Good things come to those who wait.
Eldon and LuAnn DeWild have seen the benefits of waiting, even if their story involves some frustration and sadness.
Almost a year ago, Eldon found out he needed a lung transplant. Since then, the Hull couple has described their life as a roller coaster ride as they struggle through medical bureaucracy, health problems and having their hopes for a quick solution denied. But they also agree the blessings have far outweighed the challenges.
Eldon, 53, has been diagnosed with antisynthetase syndrome, a chronic autoimmune condition that affects muscles and other parts of the body; and pulmonary fibrosis, a lung disease that occurs when lung tissue becomes damaged and scarred. This thickened, stiff tissue makes it difficult for lungs to work properly. As the disease worsens, patients become progressively short of breath. It is very common in patients with antisynthetase syndrome.
The exact underlying cause of both is unknown.
Eldon’s pulmonary fibrosis was identified 10 years ago. The antisynthetase was discovered last October. For the past two years, he’s needed oxygen for breathing.
After the antisynthetase syndrome diagnosis, doctors at the V.A. hospital in Sioux Falls suggested he begin the process to get a lung transplant.
During 2017, Eldon was hospitalized three times with pneumonia; been tested by doctors in three hospitals — Sioux Falls, Minneapolis, Minnesota, and Madison, Wisconsin — and had to quit his job. He’s no longer able to work.
But Eldon and LuAnn, married 26 years with two sons, Matt and Josh, still see positive sides these of events.
As a veteran, Eldon is eligible for V.A. healthcare.
“The V.A. hospitals and doctors have been super,” declared LuAnn. “They’ve helped Eldon get a scooter, lift chair and wheelchair and the people who work in the hospitals are great people. They’ve had a positive impact on his health and his attitude.”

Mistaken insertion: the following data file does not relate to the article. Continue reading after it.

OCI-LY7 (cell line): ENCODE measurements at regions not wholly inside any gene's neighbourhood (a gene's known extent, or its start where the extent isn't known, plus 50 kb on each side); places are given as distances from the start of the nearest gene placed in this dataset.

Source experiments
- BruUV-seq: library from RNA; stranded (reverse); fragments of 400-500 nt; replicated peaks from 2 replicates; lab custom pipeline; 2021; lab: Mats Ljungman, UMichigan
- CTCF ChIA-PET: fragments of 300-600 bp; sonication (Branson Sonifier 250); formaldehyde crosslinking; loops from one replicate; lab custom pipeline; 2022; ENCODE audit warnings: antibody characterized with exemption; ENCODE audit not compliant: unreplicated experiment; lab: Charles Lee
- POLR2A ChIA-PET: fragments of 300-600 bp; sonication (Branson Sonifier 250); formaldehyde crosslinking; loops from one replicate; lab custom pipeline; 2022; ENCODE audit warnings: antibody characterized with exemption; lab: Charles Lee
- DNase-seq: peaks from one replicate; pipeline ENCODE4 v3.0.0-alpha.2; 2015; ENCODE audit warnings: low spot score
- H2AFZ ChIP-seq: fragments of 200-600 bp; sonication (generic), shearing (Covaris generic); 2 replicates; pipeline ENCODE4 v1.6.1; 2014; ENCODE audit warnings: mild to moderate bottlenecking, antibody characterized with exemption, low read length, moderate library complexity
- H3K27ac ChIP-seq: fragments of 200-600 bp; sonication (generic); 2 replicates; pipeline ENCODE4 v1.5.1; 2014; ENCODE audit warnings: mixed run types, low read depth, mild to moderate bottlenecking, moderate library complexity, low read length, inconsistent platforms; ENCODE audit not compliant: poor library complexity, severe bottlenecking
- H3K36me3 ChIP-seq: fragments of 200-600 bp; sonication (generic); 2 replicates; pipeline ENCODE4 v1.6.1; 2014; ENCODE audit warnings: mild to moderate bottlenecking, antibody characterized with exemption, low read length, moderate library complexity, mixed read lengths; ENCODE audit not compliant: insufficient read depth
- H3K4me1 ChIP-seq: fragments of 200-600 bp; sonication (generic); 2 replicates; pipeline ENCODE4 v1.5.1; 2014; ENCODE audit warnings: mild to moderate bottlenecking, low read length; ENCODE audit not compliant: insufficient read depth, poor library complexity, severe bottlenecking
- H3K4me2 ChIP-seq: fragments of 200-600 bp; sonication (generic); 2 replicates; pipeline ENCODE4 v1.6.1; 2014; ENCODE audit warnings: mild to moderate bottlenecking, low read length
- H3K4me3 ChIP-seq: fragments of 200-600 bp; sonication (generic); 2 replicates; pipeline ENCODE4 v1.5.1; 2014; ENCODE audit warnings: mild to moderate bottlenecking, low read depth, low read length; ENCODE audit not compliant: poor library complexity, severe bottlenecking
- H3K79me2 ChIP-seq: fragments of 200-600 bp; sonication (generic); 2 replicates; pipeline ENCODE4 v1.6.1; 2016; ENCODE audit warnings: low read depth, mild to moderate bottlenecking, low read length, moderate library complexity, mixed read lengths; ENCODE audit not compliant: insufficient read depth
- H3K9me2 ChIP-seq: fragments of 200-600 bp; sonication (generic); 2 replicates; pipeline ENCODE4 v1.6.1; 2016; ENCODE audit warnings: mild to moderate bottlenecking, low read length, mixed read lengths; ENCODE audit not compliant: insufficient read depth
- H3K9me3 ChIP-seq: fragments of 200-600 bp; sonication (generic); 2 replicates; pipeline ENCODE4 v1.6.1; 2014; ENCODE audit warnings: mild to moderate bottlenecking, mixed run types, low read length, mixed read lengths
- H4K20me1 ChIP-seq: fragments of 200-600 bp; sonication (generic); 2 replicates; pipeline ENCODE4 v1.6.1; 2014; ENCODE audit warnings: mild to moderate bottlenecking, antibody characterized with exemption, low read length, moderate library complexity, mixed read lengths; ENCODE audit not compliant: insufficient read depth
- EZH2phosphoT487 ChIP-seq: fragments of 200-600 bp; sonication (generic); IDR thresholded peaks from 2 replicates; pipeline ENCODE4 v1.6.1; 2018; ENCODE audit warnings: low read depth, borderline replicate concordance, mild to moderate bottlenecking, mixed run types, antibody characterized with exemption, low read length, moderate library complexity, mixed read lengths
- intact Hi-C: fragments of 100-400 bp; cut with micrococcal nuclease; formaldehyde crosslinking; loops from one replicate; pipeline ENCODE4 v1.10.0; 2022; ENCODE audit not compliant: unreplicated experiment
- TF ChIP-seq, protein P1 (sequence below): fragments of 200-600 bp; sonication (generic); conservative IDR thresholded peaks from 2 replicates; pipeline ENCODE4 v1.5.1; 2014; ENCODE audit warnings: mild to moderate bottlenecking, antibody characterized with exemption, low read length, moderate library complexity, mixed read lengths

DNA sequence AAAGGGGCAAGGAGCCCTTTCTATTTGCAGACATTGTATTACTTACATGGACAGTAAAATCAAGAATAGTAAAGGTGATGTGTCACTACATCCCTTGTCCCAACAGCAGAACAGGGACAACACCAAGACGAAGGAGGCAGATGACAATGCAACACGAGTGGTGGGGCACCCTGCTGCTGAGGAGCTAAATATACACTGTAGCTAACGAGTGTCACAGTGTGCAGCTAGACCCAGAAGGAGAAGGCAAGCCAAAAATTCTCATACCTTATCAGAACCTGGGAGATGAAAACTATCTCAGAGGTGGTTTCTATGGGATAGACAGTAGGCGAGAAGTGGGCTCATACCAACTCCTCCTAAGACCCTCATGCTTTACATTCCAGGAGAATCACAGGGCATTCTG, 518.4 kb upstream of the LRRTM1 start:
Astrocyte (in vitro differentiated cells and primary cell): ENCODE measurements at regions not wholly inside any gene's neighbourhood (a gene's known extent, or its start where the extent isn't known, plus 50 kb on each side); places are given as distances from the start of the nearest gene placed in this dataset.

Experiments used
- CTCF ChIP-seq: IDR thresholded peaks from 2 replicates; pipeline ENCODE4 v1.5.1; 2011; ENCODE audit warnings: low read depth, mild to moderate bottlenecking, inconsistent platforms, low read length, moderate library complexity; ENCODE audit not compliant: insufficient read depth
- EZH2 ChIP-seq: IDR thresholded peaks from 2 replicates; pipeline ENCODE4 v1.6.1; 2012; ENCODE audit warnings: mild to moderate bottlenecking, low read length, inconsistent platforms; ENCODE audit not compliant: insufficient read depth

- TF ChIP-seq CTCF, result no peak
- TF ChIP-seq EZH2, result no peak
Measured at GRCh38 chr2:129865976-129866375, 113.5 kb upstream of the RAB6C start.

Last February the DeWilds began working with the V.A. hospital in Madison, Wisconsin, hoping to be placed on atransplant list. At the end of March they traveled to Madison and Eldon underwent a week of testing and appointments. Then more tests were needed after they returned home.
Their hopes were high.
Weeks of waiting followed. Some tests were positive and suggested Eldon would be placed on the transplant list, but one showed his heart was not healthy.
Finally, on July 7, they received news that Eldon had been denied for a lung transplant from Madison.
“It was very disappointing news for us after the long wait but we weren’t ready to give up,” said LuAnn. “Our doctors in Sioux Falls right away sent Eldon’s information to another transplant hospital in Seattle.”
By the end of July, they had a teleconference with doctors in Seattle and two weeks ago received good news from the transplant coordinator. They’d been invited to meet with doctors in that hospital with the hope of Eldon receiving a lung transplant in Seattle.
Their appointment is Sept. 17 and, if all goes well, they will stay in that city and wait for an available lung.
The couple is filled with hope again, but this time they have a different perspective.
“When we thought we were going to Madison, I had everything planned,” said LuAnn. “But my way wasn’t God’s way. I’ve learned to relax more and take things as they come and wait on God’s will.”
“Waiting was good for us,” added Eldon. “It has helped us get a better idea of the brevity of life.”
Because they were in Hull for the summer, Eldon was able to participate in the ceremony for his son, Josh, when he graduated from the South Dakota State Patrol.
The couple has purchased a cemetery plot, chosen a stone and made funeral preparations.
“These are things we could do together so I’m not leaving the burden to one person,” said Eldon.
They’ve also been overjoyed by the support of family, neighbors and the community.
“Most of the year has been a huge blessing,” said LuAnn. “We’ve learned patience and thankfulness. We’ve seen God answer so many prayers.”
And there is hope for the future.
“I know that if I get a transplant, organ rejection is always an issue,” explained Eldon. “But I am looking forward to feeling better and freedom from being hooked to an oxygen tank all the time.
“But what happens, happens. We’ve learned to take one day at a time and depend on God.”
Eldon’s story is chronicled on caringbridge.org.